Sunday, 19 October 2008

Why do we celebrate Simchat Torah on Shemini Atzeret?

The day we refer to as Simchat Torah in the Diaspora is actually the second day of the holiday of Shemini Atzeret so the question can be asked, both in the Diaspora and in Eretz Yisrael where the celebration of Simchat Torah is on the (only) day of Shemini Atzeret, why do we celebrate this occassion on a day that is already a holiday? In other words, why do we make the siyum of finishing the yearly reading of the Torah on this day? When one considers the idea that we are not to create another occasion of simcha (joy) on a holiday which has its own reason for joy, this question is even more potent. While we can technically argue that the making of a siyum does not technically violate the principle of mixing joys, the underlying thought is still most significant. Why not mark another day with the joy of the siyum of finishing the weekly readings of the Torah? Why specifically make this siyum on Shemini Atzeret?

There are many sides to this question. It may be something you want to ponder that may give you a greater appreciation of the nature of the day.

Rabbi Ben Hecht


micha said...

One may not get married on Yom Tov because of this principle. One may get married erev Yom Tov afternoon and make the celebratory meal in the evening, after the holiday began.

I would therefore conclude that this "not mixing joys" is a more complicated topic than it appears. Not that I think I have a handle on it.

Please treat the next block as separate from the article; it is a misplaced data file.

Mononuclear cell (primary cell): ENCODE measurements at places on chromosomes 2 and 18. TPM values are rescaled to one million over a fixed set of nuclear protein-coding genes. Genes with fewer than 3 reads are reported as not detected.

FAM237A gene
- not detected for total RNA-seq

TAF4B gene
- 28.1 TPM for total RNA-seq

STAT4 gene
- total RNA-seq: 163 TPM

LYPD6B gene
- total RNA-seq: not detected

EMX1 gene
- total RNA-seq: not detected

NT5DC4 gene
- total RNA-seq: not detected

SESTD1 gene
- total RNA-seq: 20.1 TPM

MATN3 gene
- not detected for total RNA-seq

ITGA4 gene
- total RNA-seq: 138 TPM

But I think the question of siyum is part of this bigger question.


Anonymous said...

One suggestion:
While Sukkot has an aspect of universalism, including the other nations in the celebration, Shemini Atzeret expresses a joy specifically focused on the Jewish people. The Torah is what makes us unique and sets us apart. Therefore it seems very fitting that Simchas Torah should be part and parcel of that joy.

Where can we read your thoughts on this question?

Nishma said...

I did write an article on this topic but it is not available yet on our website. The basic idea is that the concept of mixing joys only applies if the two joys are inherently distinct (and both significant -- which often explains why the concept is specifically applicable to weddings). Given this concept that the joys have to be distinct, if the two joys actually have a similar essence there is actually thus no problem. In this regard, Rabbi Moshe Sternbuch developed an idea similar to yours, although not quite the same, that the essential simcha, joy, of Jewish holidays is the uniqueness of the Jewish nation and thus a celebration of the study of the Torah, which also reflects this uniqueness, is simply a further extension of this one basic joy. I, though, developed a different response based upon the idea that Shemini Atzeret, which has similarity to Shavuot, is also specifically a celebration of the Torah and thus a further celebration of the Torah through Simchat Torah is clear not a challenge to the essence of the day. A further question, though, in this regard is: why not make Simchat Torah on Shavuot? The answer to that, I believe, can be found in the distinction in the very celebration of Torah between the two days.

Rabbi Ben Hecht

Anonymous said...

Thank you--and please let us know when the article becomes available online!